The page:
Bifonazole

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Bifonazole
Bifonazole.svg
Clinical data
Trade namesCanespor, many others
AHFS/Drugs.comInternational Drug Names
Routes of
administration
Topical
ATC code
Legal status
Legal status
Identifiers
  • (RS)-1-[Phenyl(4-phenylphenyl)methyl]-1H-imidazole
CAS Number
PubChem CID
DrugBank
ChemSpider
UNII
KEGG
ChEBI
ChEMBL
CompTox Dashboard (EPA)
ECHA InfoCard100.056.651 Edit this at Wikidata
Chemical and physical data
FormulaC22H18N2
Molar mass310.400 g·mol−1
3D model (JSmol)
ChiralityRacemic mixture
  • n1ccn(c1)C(c3ccc(c2ccccc2)cc3)c4ccccc4
  • InChI=1S/C22H18N2/c1-3-7-18(8-4-1)19-11-13-21(14-12-19)22(24-16-15-23-17-24)20-9-5-2-6-10-20/h1-17,22H checkY
  • Key:OCAPBUJLXMYKEJ-UHFFFAOYSA-N checkY
 ☒NcheckY (what is this?)  (verify)

Bifonazole (trade name Canespor among others[1]) is an imidazole antifungal drug used in form of ointments.

It was patented in 1974 and approved for medical use in 1983.[2] There are also combinations with carbamide for the treatment of onychomycosis.

Adverse effects

The most common side effect is a burning sensation at the application site. Other reactions, such as itching, eczema or skin dryness, are rare.[3] Bifonazole is a potent aromatase inhibitor in vitro.[4][5]

Pharmacology

Mechanism of action

Bifonazole has a dual mode of action. It inhibits fungal ergosterol biosynthesis at two points, via transformation of 24-methylendihydrolanosterol to desmethylsterol, together with inhibition of HMG-CoA. This enables fungicidal properties against dermatophytes and distinguishes bifonazole from other antifungal drugs.[3][6]

Pharmacokinetics

Six hours after application, bifonazole concentrations range from 1000 µg/cm³ in the stratum corneum to 5 µg/cm³ in the papillary dermis.[3]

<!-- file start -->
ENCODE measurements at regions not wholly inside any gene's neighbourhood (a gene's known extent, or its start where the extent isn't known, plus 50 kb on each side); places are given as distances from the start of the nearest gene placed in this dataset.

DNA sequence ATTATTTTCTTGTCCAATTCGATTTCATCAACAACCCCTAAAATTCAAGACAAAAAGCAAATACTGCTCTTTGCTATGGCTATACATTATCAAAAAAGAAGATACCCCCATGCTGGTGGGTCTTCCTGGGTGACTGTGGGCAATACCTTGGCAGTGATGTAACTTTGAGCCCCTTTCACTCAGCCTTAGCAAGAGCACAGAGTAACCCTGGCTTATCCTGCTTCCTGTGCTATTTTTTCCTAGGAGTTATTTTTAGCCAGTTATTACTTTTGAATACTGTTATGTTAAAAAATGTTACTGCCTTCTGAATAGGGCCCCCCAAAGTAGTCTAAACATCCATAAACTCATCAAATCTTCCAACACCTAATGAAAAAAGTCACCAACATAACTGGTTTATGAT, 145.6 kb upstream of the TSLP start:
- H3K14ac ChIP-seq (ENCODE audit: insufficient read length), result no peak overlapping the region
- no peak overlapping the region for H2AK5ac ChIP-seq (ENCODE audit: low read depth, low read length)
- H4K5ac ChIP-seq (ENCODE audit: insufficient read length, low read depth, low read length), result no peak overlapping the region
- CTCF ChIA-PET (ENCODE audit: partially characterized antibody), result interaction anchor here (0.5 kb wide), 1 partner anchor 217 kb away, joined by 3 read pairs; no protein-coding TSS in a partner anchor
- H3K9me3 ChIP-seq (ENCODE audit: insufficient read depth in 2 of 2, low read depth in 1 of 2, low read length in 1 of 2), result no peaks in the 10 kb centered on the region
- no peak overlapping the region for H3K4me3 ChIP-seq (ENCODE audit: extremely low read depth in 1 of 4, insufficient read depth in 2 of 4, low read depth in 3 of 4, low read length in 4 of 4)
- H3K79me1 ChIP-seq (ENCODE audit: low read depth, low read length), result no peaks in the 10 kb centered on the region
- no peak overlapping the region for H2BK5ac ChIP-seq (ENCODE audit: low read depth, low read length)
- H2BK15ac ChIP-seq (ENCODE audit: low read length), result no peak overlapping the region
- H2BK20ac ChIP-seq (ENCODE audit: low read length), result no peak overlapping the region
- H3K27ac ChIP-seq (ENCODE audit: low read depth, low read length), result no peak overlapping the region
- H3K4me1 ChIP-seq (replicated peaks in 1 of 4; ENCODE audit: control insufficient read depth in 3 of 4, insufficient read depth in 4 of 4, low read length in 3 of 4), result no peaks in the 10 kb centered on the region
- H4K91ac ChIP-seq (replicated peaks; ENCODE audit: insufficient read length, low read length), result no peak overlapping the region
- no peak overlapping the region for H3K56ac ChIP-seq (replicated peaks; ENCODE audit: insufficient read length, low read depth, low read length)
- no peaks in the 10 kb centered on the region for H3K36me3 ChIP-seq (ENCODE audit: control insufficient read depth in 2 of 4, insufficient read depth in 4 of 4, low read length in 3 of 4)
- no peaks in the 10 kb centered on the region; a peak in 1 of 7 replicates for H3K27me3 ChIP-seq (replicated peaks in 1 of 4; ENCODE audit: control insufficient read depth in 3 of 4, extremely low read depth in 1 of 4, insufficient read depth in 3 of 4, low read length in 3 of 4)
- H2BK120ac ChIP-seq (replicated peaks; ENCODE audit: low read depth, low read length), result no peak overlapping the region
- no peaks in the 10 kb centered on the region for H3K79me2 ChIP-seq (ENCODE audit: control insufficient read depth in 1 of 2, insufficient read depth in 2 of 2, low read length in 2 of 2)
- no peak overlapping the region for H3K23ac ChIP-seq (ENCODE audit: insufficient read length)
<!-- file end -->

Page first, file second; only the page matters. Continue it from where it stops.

References

  1. ^ International Drug Names: Bifonazole.
  2. ^ Fischer J, Ganellin CR (2006). Analogue-based Drug Discovery. John Wiley & Sons. p. 502. ISBN 9783527607495.
  3. ^ a b c Haberfeld H, ed. (2015). Austria-Codex (in German). Vienna: Österreichischer Apothekerverlag. Canesten Bifonazol-Creme.
  4. ^ Trösken ER, Fischer K, Völkel W, Lutz WK (February 2006). "Inhibition of human CYP19 by azoles used as antifungal agents and aromatase inhibitors, using a new LC-MS/MS method for the analysis of estradiol product formation". Toxicology. 219 (1–3): 33–40. doi:10.1016/j.tox.2005.10.020. PMID 16330141.
  5. ^ Egbuta C, Lo J, Ghosh D (December 2014). "Mechanism of inhibition of estrogen biosynthesis by azole fungicides". Endocrinology. 155 (12): 4622–8. doi:10.1210/en.2014-1561. PMC 4239419. PMID 25243857.
  6. ^ Berg D, Regel E, Harenberg HE, Plempel M (1984). "Bifonazole and clotrimazole. Their mode of action and the possible reason for the fungicidal behaviour of bifonazole". Arzneimittel-Forschung. 34 (2): 139–46. PMID 6372801.

Further reading